Today we learn more about the life and background of the apostle Paul, the author of Galatians, prior to his conversion on the road to Damascus. Our verses are from Galatians 1:13-14 where Paul writes:
“For you have heard of my former conduct in Judaism, how I persecuted the church of God beyond measure and tried to destroy it. And I advanced in Judaism beyond many of my contemporaries in my own nation, being more exceedingly zealous for the traditions of my fathers.”
Looking at Paul’s life through other Scripture, we find out more about what he writes above, his life when he was known as Saul.
Paul says in Acts 22:3 that he was a Jew, born in Tarsus of Cilicia. According to my Nelson Study Bible notes, Tarsus was about 300 miles north of Jerusalem and about 10 miles inland from the Mediterranean Sea. Tarsus was a well-known university city, surpassed in educational opportunities only by Athens and Alexandria.
Paul continues in Acts 22:3 saying that he was brought up in Jerusalem at the feet of Gamaliel, taught according to the strictness of their fathers’ law, and was zealous toward God. According to my Nelson Study Bible notes, “Gamaliel was a highly respected Pharisee, the grandson of the famous Rabbi Hillel, a brilliant spiritual leader. Gamaliel was given the honored title of ‘Rabban,’ meaning ‘Our Teacher.’ It is said in the Mishna — the commentary on the Torah, the first five books of the Old Testament — that when Gamaliel died, ‘the glory of the Torah ceased, and purity and sanctity died also.'” Paul was taught the Law of Moses by the greatest Jewish teacher of his day.
So we see a little bit about his background and learning – the best training, in a university city with great educational opportunities. He was “circumcised on the eighth day, of the people of Israel, of the tribe of Benjamin, a Hebrew of Hebrews; as to the law, a Pharisee; as to zeal, a persecutor of the church; as to righteousness under the law, blameless (Phil. 3:4b-6).
As we just read, Saul would go on to become a persecutor of the church.
Acts 8:3: “As for Saul, he made havoc of the church, entering every house, and dragging off men and women, committing them to prison.”
Acts 9:1-2: “Then Saul, still breathing threats and murder against the disciples of the Lord, went to the high priest and asked letters from him to the synagogues of Damascus, so that if he found any who were of the Way [followers of Christ], whether men or women, he might bring them bound to Jerusalem.”
Paul testifies in Acts 22:4-5: “I persecuted this Way to the death, binding and delivering into prisons both men and women, as also the high priest bears me witness, and all the council of the elders, from whom I also received letters to the brethren, and went to Damascus to bring in chains even those who were there to Jerusalem to be punished.”
Paul testifies in Acts 26:9-11: “Indeed, I myself thought I must do many things contrary to the name of Jesus of Nazareth. This I also did in Jerusalem, and many of the saints I shut up in prison, having received authority from the chief priests; and when they were put to death, I cast my vote against them. And I punished them often in every synagogue and compelled them to blaspheme; and being exceedingly enraged against them, I persecuted them even to foreign cities.”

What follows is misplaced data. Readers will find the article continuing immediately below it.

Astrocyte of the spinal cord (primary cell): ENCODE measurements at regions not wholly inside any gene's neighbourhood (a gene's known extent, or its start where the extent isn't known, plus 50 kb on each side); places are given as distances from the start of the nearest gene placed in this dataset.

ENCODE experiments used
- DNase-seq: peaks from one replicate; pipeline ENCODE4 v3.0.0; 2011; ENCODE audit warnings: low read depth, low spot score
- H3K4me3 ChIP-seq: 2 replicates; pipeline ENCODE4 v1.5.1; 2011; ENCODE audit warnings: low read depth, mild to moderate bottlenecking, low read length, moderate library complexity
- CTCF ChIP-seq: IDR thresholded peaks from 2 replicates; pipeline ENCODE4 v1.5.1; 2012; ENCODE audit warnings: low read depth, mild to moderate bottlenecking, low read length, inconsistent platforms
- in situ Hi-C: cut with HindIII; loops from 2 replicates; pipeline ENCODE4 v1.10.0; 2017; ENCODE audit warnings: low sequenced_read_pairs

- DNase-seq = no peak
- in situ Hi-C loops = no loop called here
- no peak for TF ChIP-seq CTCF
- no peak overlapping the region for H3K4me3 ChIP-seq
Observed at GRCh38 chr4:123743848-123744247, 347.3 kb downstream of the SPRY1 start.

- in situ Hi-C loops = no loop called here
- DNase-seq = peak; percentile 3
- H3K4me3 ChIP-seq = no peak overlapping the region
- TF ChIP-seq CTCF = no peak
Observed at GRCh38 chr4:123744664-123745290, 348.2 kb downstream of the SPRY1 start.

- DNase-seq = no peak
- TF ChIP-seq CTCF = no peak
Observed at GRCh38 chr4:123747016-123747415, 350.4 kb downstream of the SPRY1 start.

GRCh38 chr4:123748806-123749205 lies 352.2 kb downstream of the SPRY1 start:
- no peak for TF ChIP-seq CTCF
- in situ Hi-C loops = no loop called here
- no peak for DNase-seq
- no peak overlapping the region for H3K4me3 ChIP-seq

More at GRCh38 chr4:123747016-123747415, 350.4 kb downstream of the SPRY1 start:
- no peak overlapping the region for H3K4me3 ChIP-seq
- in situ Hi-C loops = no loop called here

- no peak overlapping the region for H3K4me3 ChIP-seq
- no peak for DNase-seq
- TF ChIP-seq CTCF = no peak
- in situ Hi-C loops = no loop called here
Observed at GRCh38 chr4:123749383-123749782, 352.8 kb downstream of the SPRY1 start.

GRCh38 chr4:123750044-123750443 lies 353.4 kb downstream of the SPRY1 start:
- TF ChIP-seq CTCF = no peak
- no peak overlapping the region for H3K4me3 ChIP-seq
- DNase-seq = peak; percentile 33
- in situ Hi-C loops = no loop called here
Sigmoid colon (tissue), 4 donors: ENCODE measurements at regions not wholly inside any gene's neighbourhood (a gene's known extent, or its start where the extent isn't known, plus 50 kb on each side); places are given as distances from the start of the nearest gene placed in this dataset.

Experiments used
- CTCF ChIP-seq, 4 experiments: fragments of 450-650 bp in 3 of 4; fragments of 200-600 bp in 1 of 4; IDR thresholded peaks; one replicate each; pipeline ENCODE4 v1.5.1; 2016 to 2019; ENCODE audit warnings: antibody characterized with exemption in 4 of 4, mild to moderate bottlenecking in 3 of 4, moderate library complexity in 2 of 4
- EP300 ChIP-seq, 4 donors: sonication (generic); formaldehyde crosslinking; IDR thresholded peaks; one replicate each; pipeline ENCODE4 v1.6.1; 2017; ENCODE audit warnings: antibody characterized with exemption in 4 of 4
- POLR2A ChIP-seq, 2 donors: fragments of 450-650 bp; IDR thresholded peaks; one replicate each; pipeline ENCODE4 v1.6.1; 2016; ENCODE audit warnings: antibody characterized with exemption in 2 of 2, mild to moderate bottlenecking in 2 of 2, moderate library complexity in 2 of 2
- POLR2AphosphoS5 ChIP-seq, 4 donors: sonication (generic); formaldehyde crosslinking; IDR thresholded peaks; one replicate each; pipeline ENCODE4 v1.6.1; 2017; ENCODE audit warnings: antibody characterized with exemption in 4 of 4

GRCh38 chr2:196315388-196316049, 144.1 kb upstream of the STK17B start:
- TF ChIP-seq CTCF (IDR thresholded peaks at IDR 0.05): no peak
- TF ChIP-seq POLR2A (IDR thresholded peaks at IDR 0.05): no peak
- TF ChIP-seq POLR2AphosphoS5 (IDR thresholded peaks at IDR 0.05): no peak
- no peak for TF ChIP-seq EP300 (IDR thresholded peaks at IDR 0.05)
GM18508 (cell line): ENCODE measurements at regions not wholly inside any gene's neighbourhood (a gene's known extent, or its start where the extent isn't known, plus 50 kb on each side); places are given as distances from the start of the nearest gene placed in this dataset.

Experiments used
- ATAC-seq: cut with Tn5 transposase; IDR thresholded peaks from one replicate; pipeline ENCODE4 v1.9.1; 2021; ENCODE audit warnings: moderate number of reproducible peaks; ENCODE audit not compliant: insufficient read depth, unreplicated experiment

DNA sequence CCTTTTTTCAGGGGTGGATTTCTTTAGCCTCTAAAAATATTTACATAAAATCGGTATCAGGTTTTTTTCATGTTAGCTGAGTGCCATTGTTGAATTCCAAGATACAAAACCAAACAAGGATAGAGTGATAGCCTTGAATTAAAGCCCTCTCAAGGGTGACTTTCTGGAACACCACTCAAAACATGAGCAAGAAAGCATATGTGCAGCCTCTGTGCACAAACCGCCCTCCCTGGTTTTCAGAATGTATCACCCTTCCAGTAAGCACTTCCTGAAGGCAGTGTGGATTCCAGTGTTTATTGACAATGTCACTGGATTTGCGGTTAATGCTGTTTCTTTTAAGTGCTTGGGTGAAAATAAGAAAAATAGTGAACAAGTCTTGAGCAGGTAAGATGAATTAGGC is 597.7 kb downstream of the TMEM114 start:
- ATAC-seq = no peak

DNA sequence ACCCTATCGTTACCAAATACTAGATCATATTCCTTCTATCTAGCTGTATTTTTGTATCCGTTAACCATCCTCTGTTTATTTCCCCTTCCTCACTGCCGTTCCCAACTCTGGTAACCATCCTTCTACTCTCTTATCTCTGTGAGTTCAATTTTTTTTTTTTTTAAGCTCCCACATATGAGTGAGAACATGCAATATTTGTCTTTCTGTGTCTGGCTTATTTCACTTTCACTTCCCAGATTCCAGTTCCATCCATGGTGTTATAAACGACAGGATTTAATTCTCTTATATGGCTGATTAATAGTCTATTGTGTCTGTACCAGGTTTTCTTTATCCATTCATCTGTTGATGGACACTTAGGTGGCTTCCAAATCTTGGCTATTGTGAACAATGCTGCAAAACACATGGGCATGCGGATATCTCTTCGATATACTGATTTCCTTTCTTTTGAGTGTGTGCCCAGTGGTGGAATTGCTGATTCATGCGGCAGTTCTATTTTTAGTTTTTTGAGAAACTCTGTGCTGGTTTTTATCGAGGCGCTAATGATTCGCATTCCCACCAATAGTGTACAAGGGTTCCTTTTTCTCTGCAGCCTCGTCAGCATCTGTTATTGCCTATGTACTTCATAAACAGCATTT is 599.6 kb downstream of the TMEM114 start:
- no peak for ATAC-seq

Saul stood by and approved of the execution of Stephen (Acts 8:1).
Acts 22:19-20: “… in one synagogue after another I imprisoned and beat those who believed in you. And when the blood of Stephen your witness was being shed, I myself was standing by and approving and watching over the garments of those who killed him.”
So we can better understand Galatians 1:13 when Paul writes that he persecuted he church of God beyond measure and tried to destroy it.
Though our focus is on Paul right now, it’s worth imagining for a moment what life must have been like for the early church suffering under such intense persecution from the religious authorities – who were able to do this freely without recourse, to imprison, harm, and punish the Christians, even to death.
I don’t know if we can comprehend the level of suffering and persecution that Christians at that time experienced who held to their faith. Our instinct is to think we shouldn’t suffer for our faith, but the Bible tells us it is to be expected. Suffering for our faith should not surprise us; it is more the rule than the exception for true followers of Christ who identify with Christ in His suffering. It should not be a cause for doubt if we suffer for our faith, but a sign that we are truly following Christ and that what has been seen and told us does indeed happen. There are many in the world today suffering greatly for the name of Christ.
That is a topic worthy of further study, but today, we focus on Paul and his background and where he was before he met Christ on that road to Damascus. We’ll look at that tomorrow.
PRAYER: Father, we pray for those who suffer for Your name today, that you would guard and keep them, encourage and uphold them, strengthen and protect them. We pray that we would be compassionate towards our brothers and sisters in Christ around the world who are persecuted and pray for them and remember them. We pray that you would use their suffering to turn many hearts to Yourself. Thank You for making a way for us to know you through Jesus. We pray we would love and honor You in obedience and trust. Thank you for the life of Saul who became Paul and what we are going to see through his life and the incredible work You did in it. Thank You for Your Word. In Jesus’ Name, Amen.